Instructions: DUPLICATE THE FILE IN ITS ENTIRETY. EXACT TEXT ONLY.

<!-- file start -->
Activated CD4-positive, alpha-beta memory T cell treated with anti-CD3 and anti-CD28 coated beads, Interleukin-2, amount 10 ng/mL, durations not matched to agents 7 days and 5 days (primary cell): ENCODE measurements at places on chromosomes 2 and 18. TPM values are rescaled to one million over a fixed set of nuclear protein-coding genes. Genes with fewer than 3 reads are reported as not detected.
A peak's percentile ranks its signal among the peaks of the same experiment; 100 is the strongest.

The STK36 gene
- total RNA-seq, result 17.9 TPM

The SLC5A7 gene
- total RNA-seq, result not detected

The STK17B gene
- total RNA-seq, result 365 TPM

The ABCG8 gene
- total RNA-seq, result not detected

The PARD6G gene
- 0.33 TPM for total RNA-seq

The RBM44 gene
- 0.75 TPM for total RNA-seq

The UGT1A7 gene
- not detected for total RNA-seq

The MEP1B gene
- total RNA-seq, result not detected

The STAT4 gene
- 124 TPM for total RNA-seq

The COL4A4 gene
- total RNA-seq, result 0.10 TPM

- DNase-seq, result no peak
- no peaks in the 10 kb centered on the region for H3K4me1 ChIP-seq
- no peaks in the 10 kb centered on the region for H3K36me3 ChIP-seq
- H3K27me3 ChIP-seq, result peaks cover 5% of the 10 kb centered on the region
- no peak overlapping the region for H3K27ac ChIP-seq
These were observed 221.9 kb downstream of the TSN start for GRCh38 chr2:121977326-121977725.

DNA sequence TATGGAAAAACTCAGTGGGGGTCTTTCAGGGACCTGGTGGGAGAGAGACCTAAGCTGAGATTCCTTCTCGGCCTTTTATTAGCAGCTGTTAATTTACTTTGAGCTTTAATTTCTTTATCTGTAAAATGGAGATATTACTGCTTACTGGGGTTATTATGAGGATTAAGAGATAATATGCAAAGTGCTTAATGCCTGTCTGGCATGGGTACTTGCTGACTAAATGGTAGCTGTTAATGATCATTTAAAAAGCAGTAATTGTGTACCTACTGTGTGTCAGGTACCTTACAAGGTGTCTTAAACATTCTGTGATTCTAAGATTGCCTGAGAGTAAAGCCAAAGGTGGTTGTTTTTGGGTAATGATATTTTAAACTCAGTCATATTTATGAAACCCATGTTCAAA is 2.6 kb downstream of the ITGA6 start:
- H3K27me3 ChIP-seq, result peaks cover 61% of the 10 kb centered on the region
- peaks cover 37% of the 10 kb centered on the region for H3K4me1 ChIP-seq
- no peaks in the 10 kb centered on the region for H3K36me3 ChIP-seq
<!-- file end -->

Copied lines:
Activated CD4-positive, alpha-beta memory T cell treated with anti-CD3 and anti-CD28 coated beads, Interleukin-2, amount 10 ng/mL, durations not matched to agents 7 days and 5 days (primary cell): ENCODE measurements at places on chromosomes 2 and 18. TPM values are rescaled to one million over a fixed set of nuclear protein-coding genes. Genes with fewer than 3 reads are reported as not detected.
A peak's percentile ranks its signal among the peaks of the same experiment; 100 is the strongest.

The STK36 gene
- total RNA-seq, result 17.9 TPM

The SLC5A7 gene
- total RNA-seq, result not detected

The STK17B gene
- total RNA-seq, result 365 TPM

The ABCG8 gene
- total RNA-seq, result not detected

The PARD6G gene
- 0.33 TPM for total RNA-seq

The RBM44 gene
- 0.75 TPM for total RNA-seq

The UGT1A7 gene
- not detected for total RNA-seq

The MEP1B gene
- total RNA-seq, result not detected

The STAT4 gene
- 124 TPM for total RNA-seq

The COL4A4 gene
- total RNA-seq, result 0.10 TPM

- DNase-seq, result no peak
- no peaks in the 10 kb centered on the region for H3K4me1 ChIP-seq
- no peaks in the 10 kb centered on the region for H3K36me3 ChIP-seq
- H3K27me3 ChIP-seq, result peaks cover 5% of the 10 kb centered on the region
- no peak overlapping the region for H3K27ac ChIP-seq
These were observed 221.9 kb downstream of the TSN start for GRCh38 chr2:121977326-121977725.

DNA sequence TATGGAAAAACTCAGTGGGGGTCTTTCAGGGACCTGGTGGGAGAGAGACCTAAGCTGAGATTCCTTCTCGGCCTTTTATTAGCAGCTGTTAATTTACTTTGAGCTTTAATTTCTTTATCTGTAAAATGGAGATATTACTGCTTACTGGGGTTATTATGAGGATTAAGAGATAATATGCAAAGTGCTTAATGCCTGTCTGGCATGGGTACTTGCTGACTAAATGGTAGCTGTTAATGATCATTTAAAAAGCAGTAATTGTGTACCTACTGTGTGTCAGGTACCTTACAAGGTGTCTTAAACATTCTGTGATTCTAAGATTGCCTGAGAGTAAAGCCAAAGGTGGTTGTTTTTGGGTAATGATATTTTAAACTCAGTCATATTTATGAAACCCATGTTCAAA is 2.6 kb downstream of the ITGA6 start:
- H3K27me3 ChIP-seq, result peaks cover 61% of the 10 kb centered on the region
- peaks cover 37% of the 10 kb centered on the region for H3K4me1 ChIP-seq
- no peaks in the 10 kb centered on the region for H3K36me3 ChIP-seq